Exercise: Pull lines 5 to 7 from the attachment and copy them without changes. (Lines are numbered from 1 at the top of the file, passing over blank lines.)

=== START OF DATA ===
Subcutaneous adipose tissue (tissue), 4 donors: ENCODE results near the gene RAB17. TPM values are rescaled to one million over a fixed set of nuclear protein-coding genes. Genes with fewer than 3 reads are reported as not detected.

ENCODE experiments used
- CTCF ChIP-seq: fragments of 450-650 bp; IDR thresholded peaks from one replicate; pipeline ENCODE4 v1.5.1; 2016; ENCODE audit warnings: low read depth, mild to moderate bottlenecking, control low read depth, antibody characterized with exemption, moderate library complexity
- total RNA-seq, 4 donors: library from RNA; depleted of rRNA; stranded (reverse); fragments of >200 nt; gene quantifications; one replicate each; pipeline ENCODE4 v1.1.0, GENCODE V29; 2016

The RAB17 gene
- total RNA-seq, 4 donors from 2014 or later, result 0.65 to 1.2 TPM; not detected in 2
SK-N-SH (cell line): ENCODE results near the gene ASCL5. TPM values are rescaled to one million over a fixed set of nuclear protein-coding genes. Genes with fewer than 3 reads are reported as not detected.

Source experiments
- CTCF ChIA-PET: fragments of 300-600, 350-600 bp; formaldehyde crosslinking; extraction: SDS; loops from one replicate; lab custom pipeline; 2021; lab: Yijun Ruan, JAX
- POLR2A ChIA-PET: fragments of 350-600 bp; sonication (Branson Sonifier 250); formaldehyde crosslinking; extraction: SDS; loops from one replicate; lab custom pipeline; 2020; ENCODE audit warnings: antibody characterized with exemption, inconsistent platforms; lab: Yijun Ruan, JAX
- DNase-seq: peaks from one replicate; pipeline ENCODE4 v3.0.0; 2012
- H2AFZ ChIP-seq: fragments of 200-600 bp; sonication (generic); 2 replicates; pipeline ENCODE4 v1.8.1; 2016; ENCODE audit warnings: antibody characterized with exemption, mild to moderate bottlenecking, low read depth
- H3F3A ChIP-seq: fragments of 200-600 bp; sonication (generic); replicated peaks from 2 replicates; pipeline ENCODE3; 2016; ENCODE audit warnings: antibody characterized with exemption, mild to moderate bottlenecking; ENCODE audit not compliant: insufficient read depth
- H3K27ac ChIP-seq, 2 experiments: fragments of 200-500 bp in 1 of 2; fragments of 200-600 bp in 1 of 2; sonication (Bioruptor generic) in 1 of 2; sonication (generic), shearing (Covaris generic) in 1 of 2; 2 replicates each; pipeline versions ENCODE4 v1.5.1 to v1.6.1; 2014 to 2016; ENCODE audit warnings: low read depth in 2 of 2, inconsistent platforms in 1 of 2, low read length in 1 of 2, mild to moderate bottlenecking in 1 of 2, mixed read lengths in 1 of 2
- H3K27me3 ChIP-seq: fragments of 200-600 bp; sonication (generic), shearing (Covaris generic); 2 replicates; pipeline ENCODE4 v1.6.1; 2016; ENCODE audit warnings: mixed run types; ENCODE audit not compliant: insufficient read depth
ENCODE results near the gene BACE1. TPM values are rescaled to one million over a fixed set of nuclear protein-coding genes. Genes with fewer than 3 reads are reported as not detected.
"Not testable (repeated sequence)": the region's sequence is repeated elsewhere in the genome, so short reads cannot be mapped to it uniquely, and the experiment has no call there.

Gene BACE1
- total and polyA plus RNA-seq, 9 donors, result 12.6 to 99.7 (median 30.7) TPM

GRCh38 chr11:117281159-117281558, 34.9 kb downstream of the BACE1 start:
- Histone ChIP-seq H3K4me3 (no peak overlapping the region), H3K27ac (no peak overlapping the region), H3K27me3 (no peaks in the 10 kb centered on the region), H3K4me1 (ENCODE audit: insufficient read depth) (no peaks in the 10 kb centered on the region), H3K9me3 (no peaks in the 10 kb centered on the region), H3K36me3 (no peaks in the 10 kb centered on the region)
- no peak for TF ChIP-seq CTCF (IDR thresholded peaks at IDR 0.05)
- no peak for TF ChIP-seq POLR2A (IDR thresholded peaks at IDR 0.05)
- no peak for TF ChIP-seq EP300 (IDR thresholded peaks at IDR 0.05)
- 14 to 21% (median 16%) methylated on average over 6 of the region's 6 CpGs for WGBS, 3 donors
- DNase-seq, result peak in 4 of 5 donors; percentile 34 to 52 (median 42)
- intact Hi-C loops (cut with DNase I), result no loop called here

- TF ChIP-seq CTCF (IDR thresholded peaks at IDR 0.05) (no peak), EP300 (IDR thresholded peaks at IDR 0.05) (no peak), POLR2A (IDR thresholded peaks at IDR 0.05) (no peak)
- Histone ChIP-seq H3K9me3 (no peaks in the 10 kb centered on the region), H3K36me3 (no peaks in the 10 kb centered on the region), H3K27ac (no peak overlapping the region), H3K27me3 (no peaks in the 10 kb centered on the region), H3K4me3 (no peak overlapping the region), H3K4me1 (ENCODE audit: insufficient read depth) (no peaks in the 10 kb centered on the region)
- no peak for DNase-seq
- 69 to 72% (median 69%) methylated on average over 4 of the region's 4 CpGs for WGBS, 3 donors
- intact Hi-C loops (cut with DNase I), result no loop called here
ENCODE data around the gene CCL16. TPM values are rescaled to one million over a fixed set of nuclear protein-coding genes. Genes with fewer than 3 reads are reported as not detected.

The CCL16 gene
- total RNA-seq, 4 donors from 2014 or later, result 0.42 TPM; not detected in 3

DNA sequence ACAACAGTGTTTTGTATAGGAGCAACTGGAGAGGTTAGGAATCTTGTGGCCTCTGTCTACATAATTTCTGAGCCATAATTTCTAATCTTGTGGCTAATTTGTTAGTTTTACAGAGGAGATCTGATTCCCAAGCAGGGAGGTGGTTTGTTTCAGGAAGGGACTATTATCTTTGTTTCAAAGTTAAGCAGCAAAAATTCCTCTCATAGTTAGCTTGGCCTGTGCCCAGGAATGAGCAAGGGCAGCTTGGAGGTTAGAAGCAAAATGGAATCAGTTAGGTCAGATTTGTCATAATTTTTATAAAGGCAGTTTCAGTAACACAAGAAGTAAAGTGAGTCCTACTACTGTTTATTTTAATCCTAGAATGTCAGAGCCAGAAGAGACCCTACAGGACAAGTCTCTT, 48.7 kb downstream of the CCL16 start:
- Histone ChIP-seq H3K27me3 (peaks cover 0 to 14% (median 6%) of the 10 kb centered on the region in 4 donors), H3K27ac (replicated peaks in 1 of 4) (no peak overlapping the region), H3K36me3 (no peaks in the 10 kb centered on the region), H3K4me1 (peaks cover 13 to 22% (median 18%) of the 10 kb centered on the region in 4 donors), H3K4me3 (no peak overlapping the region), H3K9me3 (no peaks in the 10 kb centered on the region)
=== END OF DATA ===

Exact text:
The RAB17 gene
- total RNA-seq, 4 donors from 2014 or later, result 0.65 to 1.2 TPM; not detected in 2
SK-N-SH (cell line): ENCODE results near the gene ASCL5. TPM values are rescaled to one million over a fixed set of nuclear protein-coding genes. Genes with fewer than 3 reads are reported as not detected.